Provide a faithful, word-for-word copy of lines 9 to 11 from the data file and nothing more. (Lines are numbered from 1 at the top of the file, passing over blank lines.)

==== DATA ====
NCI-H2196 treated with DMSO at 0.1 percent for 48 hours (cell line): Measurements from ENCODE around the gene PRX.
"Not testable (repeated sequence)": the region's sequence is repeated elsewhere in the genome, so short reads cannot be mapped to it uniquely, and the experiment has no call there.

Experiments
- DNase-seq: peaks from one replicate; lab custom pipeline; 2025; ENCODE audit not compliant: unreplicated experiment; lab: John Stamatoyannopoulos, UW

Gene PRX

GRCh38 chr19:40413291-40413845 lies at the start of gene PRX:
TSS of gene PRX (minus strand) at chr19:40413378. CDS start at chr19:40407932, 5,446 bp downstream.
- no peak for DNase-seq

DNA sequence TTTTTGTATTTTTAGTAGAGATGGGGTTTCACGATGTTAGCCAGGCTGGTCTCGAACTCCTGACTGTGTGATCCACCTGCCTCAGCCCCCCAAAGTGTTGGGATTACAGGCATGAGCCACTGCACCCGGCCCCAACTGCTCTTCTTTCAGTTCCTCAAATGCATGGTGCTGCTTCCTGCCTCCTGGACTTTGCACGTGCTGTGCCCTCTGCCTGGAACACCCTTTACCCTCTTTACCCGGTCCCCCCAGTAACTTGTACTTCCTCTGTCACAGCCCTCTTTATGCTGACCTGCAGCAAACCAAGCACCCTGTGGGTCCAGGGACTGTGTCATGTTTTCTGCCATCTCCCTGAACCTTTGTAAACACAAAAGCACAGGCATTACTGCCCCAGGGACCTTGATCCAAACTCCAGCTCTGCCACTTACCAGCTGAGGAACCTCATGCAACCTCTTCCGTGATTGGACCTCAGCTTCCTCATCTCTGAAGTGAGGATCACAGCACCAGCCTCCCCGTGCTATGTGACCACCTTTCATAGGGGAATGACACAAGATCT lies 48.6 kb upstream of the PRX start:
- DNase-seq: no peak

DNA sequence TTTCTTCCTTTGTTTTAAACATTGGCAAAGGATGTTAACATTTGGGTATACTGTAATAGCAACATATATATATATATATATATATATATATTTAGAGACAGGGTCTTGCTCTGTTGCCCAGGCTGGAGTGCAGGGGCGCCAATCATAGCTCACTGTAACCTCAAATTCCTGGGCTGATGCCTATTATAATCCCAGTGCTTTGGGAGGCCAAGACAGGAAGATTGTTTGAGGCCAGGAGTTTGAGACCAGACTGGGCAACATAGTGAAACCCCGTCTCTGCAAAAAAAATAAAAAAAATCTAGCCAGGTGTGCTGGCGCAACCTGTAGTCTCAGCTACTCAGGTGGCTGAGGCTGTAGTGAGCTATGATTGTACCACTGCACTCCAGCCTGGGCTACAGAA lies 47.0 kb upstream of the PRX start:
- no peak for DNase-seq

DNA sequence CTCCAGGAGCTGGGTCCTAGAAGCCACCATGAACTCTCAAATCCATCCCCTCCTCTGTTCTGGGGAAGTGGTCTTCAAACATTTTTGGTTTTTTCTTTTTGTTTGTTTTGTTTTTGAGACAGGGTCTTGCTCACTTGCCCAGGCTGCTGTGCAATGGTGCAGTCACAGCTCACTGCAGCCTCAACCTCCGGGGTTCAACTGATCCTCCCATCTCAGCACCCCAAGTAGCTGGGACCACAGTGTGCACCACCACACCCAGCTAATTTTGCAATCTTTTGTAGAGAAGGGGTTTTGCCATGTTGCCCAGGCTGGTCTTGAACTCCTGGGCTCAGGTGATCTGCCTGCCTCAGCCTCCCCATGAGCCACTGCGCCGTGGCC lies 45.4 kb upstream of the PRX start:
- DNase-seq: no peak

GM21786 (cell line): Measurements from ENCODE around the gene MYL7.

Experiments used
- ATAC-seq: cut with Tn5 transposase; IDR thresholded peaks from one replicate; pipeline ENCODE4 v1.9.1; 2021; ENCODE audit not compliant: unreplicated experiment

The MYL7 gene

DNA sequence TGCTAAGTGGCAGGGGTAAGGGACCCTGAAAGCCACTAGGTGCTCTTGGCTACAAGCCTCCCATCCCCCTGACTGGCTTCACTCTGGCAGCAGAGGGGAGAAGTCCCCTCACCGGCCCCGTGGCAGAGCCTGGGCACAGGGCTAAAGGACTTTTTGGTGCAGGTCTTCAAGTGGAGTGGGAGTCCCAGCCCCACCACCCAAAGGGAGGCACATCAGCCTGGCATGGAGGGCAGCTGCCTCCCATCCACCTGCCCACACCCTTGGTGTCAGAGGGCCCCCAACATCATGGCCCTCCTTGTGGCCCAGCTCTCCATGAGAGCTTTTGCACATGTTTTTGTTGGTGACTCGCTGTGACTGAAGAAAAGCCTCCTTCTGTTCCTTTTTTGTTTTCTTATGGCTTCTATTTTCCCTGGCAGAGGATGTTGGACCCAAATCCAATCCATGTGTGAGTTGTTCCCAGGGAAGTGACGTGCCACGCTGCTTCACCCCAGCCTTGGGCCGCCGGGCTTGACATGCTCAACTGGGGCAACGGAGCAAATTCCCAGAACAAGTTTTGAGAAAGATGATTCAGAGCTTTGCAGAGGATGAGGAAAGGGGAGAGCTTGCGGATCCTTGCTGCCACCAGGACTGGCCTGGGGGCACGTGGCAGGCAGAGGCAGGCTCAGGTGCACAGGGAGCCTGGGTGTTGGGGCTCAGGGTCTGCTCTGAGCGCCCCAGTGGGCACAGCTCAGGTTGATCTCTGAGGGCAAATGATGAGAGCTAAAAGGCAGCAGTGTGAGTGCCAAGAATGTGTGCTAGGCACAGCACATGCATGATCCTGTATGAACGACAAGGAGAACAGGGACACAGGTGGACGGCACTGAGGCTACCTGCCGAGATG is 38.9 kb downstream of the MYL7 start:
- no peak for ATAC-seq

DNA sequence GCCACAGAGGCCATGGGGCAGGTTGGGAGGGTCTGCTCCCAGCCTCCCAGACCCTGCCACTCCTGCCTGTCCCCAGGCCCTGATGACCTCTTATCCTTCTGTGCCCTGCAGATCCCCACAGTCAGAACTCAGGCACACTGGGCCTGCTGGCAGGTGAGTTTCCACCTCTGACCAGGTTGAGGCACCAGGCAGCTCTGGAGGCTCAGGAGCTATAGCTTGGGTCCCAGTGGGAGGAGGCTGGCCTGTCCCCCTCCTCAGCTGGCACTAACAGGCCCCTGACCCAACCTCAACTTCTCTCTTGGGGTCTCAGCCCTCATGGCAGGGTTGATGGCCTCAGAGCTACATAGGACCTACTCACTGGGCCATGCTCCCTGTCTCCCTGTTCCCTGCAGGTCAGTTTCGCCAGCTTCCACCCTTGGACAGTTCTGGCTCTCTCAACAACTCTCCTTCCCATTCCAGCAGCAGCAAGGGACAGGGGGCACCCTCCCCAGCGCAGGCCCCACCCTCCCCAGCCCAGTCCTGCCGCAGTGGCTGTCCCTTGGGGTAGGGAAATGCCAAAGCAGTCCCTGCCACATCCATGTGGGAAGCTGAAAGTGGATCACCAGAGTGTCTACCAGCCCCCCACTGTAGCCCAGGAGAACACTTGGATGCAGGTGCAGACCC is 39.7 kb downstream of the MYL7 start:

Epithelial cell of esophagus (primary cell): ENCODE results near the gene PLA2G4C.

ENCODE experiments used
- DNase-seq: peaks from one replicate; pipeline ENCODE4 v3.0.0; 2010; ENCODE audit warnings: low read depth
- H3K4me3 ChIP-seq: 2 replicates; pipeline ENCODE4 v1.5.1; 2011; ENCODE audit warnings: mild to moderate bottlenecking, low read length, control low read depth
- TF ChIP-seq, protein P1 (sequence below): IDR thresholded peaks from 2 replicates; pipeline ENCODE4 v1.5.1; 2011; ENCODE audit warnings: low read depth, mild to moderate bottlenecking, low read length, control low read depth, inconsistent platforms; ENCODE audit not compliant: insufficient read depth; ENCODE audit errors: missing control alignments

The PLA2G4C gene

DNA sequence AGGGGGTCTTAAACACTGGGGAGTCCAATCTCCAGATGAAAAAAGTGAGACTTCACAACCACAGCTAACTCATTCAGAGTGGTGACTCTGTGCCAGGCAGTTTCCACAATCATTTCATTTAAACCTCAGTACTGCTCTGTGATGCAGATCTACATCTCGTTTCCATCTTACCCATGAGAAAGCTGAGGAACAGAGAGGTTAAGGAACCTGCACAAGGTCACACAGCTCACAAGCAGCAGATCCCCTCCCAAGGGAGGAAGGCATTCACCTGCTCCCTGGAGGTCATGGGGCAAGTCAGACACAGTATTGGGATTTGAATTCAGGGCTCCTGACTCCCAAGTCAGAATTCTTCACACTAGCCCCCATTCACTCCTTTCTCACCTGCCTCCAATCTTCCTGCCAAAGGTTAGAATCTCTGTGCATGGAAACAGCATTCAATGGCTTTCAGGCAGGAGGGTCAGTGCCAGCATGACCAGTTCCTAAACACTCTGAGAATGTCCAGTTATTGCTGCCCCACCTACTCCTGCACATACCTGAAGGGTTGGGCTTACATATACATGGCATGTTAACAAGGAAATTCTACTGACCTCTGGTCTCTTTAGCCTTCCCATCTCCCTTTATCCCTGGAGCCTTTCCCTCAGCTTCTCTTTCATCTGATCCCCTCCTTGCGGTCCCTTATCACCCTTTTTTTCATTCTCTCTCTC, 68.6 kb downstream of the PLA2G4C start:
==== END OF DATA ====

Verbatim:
DNA sequence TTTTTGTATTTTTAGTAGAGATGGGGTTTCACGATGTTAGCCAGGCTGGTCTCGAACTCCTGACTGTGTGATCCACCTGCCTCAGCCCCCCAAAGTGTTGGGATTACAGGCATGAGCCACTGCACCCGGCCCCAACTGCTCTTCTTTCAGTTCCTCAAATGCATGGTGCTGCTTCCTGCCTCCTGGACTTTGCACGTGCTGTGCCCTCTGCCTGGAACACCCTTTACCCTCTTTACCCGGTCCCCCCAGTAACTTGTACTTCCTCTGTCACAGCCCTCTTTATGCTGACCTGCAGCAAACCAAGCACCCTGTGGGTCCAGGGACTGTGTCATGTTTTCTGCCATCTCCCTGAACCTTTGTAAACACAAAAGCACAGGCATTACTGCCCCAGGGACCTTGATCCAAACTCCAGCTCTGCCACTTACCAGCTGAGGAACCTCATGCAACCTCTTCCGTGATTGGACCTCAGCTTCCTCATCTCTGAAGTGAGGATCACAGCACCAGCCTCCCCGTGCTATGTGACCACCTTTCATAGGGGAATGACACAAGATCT lies 48.6 kb upstream of the PRX start:
- DNase-seq: no peak

DNA sequence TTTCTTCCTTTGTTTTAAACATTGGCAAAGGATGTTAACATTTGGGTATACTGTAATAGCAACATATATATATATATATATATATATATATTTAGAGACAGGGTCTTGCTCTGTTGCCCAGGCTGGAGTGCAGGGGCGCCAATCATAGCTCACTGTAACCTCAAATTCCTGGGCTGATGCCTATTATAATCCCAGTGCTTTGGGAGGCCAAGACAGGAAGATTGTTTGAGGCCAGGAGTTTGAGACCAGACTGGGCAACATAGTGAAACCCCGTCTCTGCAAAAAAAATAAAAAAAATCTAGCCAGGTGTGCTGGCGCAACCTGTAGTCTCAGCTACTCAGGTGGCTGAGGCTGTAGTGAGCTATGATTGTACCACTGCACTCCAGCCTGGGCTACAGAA lies 47.0 kb upstream of the PRX start: